In a totalitarian society in a near future, the undercover detective Bob Arctor is working with a small time group of drug users trying to reach the big distributors of a brain-damaging drug called Substance D. His assignment is promoted by the recovery center New Path Corporation, and when Bob begins to lose his own identity and have schizophrenic behavior, he is submitted to tests to check his mental conditions. Written by
Claudio Carvalho, Rio de Janeiro, Brazil
When Freck goes to the liquor store to buy wine, one of the brand names being advertised is St. Ubik. This is a reference to Philip K. Dick's novel "Ubik". See more »
During the first psychological test, the 'dog' and 'pyramid' cards disappear from the table after Bob puts them down. See more »
[on the phone]
I looked them up. They're aphids. They're in my hair, on my skin, in my lungs. And the pain, Barris, it's unreasonable. They're all over the place. Oh, they've completely gotten Millie too.
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At the start of the ending credits, the following text appears: This has been a story about people who were punished entirely too much for what they did. I loved them all. Here is a list, to whom I dedicate my love: To Gaylene, deceased To Ray, deceased To Francy, permanent psychosis To Kathy, permanent brain damage To Jim, deceased To Val, massive permanent brain damage To Nancy, permanent psychosis To Joanne, permanent brain damage To Maren, deceased To Nick, deceased To Terry, deceased To Dennis, deceased To Phil, permanent pancreatic damage To Sue, permanent vascular damage To Jerri, permanent psychosis and vascular damage ...and so forth In memoriam. These were comrades whom I had; There are no better. They remain in my mind, and the enemy will never be forgiven. The "enemy" was their mistake in playing. Let them play again, in some other way, and let them be happy. Philip K. Dick See more »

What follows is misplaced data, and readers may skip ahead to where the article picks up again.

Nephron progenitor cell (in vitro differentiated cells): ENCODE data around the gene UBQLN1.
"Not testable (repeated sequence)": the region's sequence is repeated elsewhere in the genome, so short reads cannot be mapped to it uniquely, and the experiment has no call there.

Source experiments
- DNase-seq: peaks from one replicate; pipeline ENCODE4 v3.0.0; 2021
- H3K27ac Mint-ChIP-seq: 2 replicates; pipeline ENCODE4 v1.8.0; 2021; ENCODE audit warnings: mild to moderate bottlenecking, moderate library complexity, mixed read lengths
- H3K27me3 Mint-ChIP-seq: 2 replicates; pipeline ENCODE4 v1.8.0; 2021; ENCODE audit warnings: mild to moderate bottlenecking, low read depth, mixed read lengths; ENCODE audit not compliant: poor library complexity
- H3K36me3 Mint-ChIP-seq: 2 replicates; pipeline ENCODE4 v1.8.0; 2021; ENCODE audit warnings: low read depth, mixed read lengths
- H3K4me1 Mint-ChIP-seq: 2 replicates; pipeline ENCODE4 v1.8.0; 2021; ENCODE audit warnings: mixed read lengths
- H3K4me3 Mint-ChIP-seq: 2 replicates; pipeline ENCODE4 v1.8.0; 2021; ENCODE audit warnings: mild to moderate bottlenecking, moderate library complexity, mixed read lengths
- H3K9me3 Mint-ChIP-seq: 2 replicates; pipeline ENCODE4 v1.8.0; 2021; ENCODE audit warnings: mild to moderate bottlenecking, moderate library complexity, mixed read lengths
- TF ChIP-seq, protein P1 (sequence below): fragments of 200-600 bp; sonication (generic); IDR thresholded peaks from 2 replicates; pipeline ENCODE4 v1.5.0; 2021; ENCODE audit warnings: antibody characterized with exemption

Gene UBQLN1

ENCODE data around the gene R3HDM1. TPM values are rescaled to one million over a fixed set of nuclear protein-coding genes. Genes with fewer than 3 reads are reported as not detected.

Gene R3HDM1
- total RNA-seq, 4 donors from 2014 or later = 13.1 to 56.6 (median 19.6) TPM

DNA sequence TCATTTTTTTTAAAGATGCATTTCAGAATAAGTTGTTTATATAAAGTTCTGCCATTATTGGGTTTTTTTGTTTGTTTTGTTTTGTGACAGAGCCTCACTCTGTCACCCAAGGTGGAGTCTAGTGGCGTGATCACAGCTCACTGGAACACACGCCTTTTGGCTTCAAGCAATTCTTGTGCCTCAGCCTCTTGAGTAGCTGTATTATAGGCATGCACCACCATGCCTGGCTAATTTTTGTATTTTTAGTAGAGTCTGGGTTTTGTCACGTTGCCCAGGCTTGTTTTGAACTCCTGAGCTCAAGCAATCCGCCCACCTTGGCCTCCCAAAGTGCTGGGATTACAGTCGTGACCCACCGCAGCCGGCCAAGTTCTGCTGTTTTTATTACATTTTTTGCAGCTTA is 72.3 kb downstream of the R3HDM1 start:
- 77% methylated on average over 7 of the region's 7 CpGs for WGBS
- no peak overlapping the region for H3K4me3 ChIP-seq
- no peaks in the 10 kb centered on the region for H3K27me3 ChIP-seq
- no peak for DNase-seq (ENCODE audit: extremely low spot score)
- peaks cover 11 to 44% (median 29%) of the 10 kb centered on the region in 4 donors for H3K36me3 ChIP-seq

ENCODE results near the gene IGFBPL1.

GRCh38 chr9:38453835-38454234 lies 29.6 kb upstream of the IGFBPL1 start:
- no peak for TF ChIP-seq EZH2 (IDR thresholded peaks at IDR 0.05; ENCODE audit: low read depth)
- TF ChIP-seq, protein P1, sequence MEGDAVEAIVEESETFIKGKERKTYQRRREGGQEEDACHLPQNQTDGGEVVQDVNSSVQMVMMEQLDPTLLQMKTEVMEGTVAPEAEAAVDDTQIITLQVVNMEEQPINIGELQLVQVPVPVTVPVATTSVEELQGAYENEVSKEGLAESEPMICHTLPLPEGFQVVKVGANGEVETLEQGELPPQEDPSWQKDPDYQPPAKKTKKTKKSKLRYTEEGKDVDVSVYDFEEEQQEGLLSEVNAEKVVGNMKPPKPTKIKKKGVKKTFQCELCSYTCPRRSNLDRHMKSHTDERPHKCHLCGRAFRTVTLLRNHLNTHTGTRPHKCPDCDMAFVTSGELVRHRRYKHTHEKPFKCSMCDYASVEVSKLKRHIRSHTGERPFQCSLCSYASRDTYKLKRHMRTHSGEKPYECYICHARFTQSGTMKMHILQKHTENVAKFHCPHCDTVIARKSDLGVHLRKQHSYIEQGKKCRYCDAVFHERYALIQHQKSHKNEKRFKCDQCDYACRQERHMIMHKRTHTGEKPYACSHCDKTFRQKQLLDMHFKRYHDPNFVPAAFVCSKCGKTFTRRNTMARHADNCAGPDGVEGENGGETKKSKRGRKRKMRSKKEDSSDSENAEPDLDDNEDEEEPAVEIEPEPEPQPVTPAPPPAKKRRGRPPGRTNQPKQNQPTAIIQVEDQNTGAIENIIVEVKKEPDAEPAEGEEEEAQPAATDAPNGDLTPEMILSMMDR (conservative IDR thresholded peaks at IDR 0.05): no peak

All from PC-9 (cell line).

I've never written a review on this site before, but since I've just been at the first screening of this movie at Brandeis, I feel like writing a few comments. First of all, visually this movie is incredible. The roto-scoping is a vast improvement over Waking Life (and that's on a crappy screen with the film only 95% completed.) Despite the overall dark nature of the film, the dialogue is at times hilarious, and at the screening the audience erupted into laughter several times. Now, on to the story itself. I never read the Phillip K. Dick novel, but from what I could tell, the movie stays faithful. This is not a popcorn thriller; like I said, it is very dark. As the producer Erwin Stoff said after the showing, the movie reflects the bad experiences Dick had with drugs during his life. Apparently the producers bought the rights to the book from Dick's daughters at a reduced rate because they promised to be faithful to his vision, and I could definitely see the effort that was put in in order to accomplish that. Overall, I enjoyed this movie very much. Admittedly, it was hard to follow at times. But, as with the other Linklater films that I have seen, A Scanner Darkly is worth seeing for the interesting dialogue, esoteric characters (especially Robert Downey Jr and Woody Harrelson, who provide many of the films laughs), and stunning visuals. It is not a plot-driven movie at all; the story as described in the IMDb summary, which is more or less accurate, is just a framework from which to express Dick's stark and angry vision of the ravages of drugs on society. Those seeking visceral excitement will be disappointed, but those looking for an intelligent, bleakly funny, dream-like, thought provoking experience that is incredibly grim yet not entirely hopeless, will be rewarded. A Scanner Darkly is definitely not for everybody, because its pacing and animation style are not mainstream(the same is true of its release schedule: only 4 theaters on July 7, 8 the next week, and so on). However, for fans of Linklater and/or Dick, this is no doubt a must see, and you should mark July 7th on your calendar.
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